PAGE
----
But other statistics tell a much grimmer story. On 2015’s National Assessment of Progress, the national average reading score for twelfth-grade students was lower than the average score on the test’s first administration in 1992. The average mathematics score was not significantly different from that test’s first administration in 2005. Just 37 percent of twelfth-grade students were judged proficient or better in reading, and only 25 percent achieved that level in math; 28 percent of students were below the basic level in reading while 38 percent were below basic in math. Meanwhile, 83 percent of students graduated.
The gap between proficiency and graduation rates in D.C. reflects this nationwide trend. In 2016, results on the Partnership for Assessment of Readiness for Career and College (PARCC) rated 21 percent of DCPS students as “college and career ready” in tenth-grade English, and 11 percent as “college and career ready” in Geometry. But 69 percent of twelfth-graders (who do not take the PARCC test) graduated. At my own school, 18 percent of students were proficient in reading, 1 percent were proficient in math, and nearly 80 percent crossed the stage.
Tests are crude instruments—even the best have their flaws and limitations. Both the NAEP and PARCC exams have been heavily scrutinized: Many critics believe the NAEP’s standard of proficiency is unnaturally high, while the PARCC has proved so controversial that many states have abandoned it altogether. Yet, in D.C. at least, they are the metric by which the District has chosen to assess its students. When 69 percent of students graduate in a school system where only 11 percent of students are rated as proficient in tenth-grade math, the conclusion is inescapable. We are graduating students we have failed to educate.
Given all of this, how in the world are these kids graduating?
The answer lies in lower standards, both nationally and in D.C. Alabama, for instance, saw the nation’s second-highest graduation-rate increase in 2014—the same year that the state removed its required high-school exit exam. Arizona now offers a “Grand Canyon Diploma,” which requires students to complete only two courses in English, math, and science—approximately half the number of credits required for a traditional diploma and fewer than the admission requirements for many colleges. Almost 90 percent of school districts now offer “credit recovery” classes, which attempt to cram a year’s worth of learning into abbreviated summer or after-school sessions. Is it any wonder that graduation rates are on the rise?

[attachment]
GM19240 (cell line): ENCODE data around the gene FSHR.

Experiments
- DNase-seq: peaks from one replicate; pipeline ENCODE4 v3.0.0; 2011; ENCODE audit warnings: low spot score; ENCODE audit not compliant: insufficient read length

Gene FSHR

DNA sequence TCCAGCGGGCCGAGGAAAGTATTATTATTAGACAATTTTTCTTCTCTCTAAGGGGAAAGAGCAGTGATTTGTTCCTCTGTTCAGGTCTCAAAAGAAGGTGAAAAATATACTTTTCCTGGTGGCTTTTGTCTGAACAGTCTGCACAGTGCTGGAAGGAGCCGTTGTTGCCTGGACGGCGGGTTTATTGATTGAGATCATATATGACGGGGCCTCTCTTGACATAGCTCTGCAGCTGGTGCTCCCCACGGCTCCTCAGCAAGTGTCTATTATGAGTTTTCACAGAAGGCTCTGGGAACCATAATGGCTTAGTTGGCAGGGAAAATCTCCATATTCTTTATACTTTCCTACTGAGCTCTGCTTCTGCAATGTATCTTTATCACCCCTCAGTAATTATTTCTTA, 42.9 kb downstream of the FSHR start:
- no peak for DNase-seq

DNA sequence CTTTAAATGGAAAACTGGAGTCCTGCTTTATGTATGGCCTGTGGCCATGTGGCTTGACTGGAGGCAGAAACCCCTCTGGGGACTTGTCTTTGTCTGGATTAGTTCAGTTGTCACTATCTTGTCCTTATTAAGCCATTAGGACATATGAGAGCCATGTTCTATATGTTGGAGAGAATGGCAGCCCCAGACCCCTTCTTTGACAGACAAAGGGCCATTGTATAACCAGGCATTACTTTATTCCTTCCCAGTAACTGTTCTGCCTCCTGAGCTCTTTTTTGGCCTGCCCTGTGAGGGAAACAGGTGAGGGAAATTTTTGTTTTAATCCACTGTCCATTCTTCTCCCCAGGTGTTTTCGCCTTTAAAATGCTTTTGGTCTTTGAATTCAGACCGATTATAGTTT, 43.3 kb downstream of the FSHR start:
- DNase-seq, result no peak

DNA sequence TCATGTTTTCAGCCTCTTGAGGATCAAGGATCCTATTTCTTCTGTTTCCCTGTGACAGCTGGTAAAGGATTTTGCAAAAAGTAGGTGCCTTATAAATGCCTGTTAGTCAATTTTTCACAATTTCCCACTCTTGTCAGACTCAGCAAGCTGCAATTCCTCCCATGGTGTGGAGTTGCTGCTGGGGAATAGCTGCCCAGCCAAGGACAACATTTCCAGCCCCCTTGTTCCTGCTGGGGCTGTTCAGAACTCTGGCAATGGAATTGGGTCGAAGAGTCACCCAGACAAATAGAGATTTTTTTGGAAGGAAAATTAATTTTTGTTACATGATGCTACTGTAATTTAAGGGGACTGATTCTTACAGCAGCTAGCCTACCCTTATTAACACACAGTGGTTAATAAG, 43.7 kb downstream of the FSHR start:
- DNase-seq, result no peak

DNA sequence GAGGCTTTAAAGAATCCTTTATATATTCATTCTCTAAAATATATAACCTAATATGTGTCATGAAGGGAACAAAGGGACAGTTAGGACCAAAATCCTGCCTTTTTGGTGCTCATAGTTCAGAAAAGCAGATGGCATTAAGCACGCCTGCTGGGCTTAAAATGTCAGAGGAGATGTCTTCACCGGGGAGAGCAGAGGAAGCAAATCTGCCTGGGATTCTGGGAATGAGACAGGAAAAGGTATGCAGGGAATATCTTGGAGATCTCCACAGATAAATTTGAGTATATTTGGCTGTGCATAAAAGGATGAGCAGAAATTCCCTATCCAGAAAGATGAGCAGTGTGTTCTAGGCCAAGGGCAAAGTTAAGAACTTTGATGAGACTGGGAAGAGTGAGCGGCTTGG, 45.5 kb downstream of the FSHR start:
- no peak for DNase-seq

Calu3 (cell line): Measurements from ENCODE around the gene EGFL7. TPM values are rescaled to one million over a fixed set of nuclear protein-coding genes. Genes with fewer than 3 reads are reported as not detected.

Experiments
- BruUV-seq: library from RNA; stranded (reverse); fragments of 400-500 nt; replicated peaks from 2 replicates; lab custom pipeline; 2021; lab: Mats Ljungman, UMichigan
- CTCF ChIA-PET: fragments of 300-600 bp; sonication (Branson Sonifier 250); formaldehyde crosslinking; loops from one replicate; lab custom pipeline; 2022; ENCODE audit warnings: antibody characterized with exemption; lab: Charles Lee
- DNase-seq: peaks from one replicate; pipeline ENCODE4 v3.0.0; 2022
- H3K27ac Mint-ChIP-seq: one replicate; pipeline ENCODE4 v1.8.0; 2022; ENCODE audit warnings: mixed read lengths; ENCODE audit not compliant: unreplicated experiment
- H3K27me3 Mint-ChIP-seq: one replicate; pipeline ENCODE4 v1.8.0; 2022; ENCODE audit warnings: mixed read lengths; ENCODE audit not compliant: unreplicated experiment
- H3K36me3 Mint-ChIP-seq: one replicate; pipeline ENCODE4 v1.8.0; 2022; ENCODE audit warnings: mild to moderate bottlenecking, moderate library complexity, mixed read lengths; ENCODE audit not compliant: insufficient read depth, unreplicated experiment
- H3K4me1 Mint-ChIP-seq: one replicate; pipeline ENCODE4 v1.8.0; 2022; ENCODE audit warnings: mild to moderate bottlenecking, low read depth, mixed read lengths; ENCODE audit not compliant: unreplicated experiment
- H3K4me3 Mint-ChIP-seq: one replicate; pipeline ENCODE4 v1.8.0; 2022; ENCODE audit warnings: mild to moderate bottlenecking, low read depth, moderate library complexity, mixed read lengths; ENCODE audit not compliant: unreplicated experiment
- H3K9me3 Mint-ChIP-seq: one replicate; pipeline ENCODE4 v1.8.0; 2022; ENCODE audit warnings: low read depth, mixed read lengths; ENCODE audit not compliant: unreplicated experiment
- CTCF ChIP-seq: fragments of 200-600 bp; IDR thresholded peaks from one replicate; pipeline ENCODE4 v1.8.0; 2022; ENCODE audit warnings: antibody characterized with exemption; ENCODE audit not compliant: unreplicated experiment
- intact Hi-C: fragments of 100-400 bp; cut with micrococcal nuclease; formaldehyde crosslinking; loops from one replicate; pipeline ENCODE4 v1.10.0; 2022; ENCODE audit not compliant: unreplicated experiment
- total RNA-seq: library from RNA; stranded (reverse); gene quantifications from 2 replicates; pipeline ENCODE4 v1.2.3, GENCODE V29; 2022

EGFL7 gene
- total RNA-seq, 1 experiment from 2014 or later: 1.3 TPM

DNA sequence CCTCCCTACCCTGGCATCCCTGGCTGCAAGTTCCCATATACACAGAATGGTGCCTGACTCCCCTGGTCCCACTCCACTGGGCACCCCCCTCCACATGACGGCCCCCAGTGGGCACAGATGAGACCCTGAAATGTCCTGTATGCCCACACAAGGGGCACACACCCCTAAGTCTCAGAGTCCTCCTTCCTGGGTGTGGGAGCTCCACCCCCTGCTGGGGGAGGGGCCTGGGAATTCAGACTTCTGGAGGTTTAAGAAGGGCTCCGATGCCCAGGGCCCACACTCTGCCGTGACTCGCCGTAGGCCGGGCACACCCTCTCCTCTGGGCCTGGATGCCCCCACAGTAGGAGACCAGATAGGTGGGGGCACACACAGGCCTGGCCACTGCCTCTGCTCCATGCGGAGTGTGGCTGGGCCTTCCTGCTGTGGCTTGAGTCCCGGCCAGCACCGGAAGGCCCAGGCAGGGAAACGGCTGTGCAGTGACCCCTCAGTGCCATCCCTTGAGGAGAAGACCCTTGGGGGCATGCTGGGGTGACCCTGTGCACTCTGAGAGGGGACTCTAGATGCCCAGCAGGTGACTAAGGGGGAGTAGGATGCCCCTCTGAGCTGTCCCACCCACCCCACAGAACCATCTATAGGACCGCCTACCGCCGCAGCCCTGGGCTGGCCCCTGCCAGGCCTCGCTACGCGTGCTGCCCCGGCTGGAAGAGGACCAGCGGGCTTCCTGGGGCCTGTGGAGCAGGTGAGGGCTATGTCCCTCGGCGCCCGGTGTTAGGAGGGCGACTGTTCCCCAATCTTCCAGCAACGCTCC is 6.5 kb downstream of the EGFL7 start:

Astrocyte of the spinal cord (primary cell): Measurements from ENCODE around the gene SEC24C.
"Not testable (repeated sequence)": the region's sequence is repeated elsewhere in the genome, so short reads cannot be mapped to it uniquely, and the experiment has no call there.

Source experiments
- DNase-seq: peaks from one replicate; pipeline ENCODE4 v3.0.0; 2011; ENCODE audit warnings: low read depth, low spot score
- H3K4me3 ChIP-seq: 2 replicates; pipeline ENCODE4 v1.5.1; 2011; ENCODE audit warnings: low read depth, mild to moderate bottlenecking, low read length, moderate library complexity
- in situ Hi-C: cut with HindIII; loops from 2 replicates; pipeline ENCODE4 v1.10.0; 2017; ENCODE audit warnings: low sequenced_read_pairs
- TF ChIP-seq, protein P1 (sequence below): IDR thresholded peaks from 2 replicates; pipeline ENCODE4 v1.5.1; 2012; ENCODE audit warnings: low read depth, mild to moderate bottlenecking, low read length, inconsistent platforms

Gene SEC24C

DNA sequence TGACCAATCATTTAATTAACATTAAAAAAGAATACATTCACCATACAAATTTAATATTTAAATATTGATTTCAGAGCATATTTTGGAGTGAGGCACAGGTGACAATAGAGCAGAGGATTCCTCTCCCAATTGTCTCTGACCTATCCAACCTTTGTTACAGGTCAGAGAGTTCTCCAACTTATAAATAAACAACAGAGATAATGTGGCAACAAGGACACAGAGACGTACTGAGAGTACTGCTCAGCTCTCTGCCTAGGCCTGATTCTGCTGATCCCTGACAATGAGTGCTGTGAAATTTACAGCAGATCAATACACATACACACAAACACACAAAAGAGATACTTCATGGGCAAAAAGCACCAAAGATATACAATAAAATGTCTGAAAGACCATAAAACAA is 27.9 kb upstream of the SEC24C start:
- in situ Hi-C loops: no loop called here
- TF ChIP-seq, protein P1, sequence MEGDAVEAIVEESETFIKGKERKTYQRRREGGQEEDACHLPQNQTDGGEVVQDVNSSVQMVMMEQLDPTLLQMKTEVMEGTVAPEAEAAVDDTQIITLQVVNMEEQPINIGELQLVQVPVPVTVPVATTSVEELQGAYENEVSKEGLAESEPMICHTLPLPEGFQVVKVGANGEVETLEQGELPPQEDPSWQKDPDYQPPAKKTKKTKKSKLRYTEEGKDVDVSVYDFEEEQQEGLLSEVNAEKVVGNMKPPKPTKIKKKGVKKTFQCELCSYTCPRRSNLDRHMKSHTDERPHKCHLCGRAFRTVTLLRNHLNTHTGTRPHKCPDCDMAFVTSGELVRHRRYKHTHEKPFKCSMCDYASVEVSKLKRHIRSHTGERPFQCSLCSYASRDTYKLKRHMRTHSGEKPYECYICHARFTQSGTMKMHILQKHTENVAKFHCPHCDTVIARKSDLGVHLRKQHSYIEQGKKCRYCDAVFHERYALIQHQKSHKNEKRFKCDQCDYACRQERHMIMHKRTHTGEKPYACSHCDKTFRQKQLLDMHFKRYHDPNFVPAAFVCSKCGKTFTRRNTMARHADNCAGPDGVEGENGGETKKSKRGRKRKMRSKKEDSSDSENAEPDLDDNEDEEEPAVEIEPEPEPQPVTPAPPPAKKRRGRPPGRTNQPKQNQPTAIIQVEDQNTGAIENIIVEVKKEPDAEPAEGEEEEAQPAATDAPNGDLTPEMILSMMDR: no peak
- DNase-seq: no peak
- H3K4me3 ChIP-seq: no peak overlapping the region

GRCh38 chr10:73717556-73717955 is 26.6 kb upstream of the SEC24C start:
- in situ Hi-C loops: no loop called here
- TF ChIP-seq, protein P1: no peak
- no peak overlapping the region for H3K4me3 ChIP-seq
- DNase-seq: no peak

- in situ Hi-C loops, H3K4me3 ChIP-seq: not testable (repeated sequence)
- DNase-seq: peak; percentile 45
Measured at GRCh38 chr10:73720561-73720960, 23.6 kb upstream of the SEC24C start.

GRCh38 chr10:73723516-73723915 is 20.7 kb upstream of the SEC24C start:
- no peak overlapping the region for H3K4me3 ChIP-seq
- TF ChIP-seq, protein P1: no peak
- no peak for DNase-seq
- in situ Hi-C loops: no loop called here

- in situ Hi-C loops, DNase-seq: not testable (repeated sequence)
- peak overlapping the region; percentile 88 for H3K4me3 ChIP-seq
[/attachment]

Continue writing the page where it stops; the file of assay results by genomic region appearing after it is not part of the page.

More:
Not in D.C. In the same year that D.C. saw the nation’s largest increase in graduation rates, our public schools implemented a new grading policy designed explicitly to soften the impact of failing grades. Under the old system, a student received no credit for earning an F; under the new system, a failing grade in any marking period was automatically weighted as a 59 percent in the calculation of a student’s year-end grade. A student’s year-end average needed to be above 64 percent in any course to pass.
This change was technical, but its effect was significant. By giving students an automatic score of 59 percent for failing in any marking period, it also dramatically lowered the bar for passing a class: a single grade of B- or higher in any marking period would suffice in order for a student to pass an entire course. Robert could earn a B in the first quarter, skip every single class for the rest of the year, and pass.
To its credit, DCPS dropped this grading policy after one year, although it replaced it with a policy that still allows a student to pass based on a strong grade in a single marking period. (Depending on the structure of a course, the current policy allows a student to pass for the year with a single grade of a B, B+, or A-). Yet the shifting grading policies illustrate the sometimes subtle ways the system can be manipulated to increase graduation rates without enhancing learning.
The grading policy has been changed, but a system in motion remains in motion. As graduation rates increase, and such increases become the standard by which growth in DCPS is measured, the pressure to “get students across the stage” flows downstream. High school principals and assistant principals are evaluated based on their students’ graduation and promotion rates. A principal whose school’s rates do not increase is considered “ineffective.” Teachers, meanwhile, are evaluated based on the percentage of students who pass their teacher-created final exams. To earn the highest possible rating at my school, a teacher must give passing grades on 90 percent of final exams. At my school, talk of graduation rates and “getting kids across that stage” dominates faculty meetings from August to June.